Open Access Te Herenga Waka-Victoria University of Wellington
thesis_access.pdf (2.38 MB)

Whakatipu te Pā Harakeke: What are the success factors that normalise the use of Māori language within the whānau?

Download (2.38 MB)
posted on 2021-11-15, 16:28 authored by Muller, Maureen

Despite the language revitalisation efforts of kōhanga reo and kura kaupapa Māori, the Māori language is still endangered. The population of highly proficient speakers is dwindling (Statistics New Zealand, 2013). The Māori language is not a language of everyday use across a range of settings (Te Puni Kōkiri, 2008). Language experts have identified intergenerational transmission as the principal means of evaluating the vitality of a language and a key factor in reversing language shift (Fishman, 1991; Spolsky, 2004). This requires re-establishing the Māori language in the home. Although there is evidence of the re-emergence of intergenerational Māori language transmission, this is at the initial stages and is not yet the norm in Māori society. The process of transferring the Māori language from generation to generation depends on decisions by parents to learn and use te reo Māori on an everyday basis in their interactions with their children. Whilst educational institutions can support whānau and communities, they cannot take their place (Fishman, 1991). Community support is vital because a living language requires a pool of active speakers, in particular those who speak the language to younger community members.  This thesis examines the efforts of eight whānau who have contributed to the revitalisation of the Māori language by ensuring the language is transmitted intergenerationally to their children. All but one of the parents learnt Māori as a second language in their adult years. Six critical success factors emerged from the findings that can be utilised by language planners and parents wanting to normalise the use of Māori within the whānau. The factors include critical awareness, family language policy, Poureo, support, resources and increasing parental language skills.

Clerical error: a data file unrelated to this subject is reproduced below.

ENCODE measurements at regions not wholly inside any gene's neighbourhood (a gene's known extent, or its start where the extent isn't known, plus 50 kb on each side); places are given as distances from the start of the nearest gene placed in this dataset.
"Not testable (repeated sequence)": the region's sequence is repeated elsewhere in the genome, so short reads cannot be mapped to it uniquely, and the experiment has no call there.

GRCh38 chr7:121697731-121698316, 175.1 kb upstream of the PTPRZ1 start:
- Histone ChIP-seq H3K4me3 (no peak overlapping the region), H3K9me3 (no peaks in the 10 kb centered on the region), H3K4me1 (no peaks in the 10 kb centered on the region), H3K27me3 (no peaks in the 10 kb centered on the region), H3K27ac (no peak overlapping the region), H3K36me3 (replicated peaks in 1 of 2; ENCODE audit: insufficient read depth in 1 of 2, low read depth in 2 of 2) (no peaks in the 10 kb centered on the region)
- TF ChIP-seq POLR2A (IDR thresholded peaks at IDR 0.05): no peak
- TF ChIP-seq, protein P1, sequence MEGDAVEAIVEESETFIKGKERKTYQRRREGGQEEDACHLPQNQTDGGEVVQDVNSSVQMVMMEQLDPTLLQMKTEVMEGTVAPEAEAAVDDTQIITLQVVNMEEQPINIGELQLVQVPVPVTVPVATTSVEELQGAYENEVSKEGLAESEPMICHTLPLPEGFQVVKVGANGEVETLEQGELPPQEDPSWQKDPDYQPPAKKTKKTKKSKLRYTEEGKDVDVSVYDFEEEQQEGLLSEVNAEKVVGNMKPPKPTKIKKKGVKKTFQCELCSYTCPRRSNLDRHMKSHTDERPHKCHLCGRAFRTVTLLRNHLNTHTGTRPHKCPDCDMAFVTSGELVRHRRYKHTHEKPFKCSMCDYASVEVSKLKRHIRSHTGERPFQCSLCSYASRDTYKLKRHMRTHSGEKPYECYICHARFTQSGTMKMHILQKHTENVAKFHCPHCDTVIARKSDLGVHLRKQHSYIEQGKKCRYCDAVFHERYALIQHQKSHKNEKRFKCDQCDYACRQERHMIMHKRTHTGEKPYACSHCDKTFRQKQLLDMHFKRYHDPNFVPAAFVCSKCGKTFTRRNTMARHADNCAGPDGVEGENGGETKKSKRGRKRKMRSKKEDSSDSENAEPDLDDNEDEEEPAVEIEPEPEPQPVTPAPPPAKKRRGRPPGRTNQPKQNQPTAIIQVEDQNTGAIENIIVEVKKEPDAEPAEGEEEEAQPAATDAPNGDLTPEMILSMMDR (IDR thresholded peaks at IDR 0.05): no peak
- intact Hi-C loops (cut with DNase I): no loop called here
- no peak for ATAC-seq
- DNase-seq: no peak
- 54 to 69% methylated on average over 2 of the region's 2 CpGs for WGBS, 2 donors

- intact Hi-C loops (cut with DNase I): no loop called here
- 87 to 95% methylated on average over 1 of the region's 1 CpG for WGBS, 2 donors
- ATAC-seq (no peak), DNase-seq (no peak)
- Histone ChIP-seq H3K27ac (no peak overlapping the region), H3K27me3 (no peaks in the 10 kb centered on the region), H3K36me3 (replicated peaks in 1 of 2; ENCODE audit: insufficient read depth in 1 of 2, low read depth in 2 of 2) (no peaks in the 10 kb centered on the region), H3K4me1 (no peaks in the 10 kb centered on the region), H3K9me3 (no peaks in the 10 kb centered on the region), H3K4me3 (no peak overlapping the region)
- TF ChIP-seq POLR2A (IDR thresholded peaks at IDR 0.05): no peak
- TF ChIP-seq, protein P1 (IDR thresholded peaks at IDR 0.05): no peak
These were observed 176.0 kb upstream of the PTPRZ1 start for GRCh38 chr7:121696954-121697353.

Copyright Date


Date of Award



Te Herenga Waka—Victoria University of Wellington

Rights License

Author Retains Copyright

Degree Discipline

Maori Studies

Degree Grantor

Te Herenga Waka—Victoria University of Wellington

Degree Level


Degree Name

Doctor of Philosophy

ANZSRC Type Of Activity code


Victoria University of Wellington Item Type

Awarded Doctoral Thesis



Alternative Language


Victoria University of Wellington School

School of Maori Studies : Te Kawa a Māui


Higgins, Rawinia; Te Huia, Awanui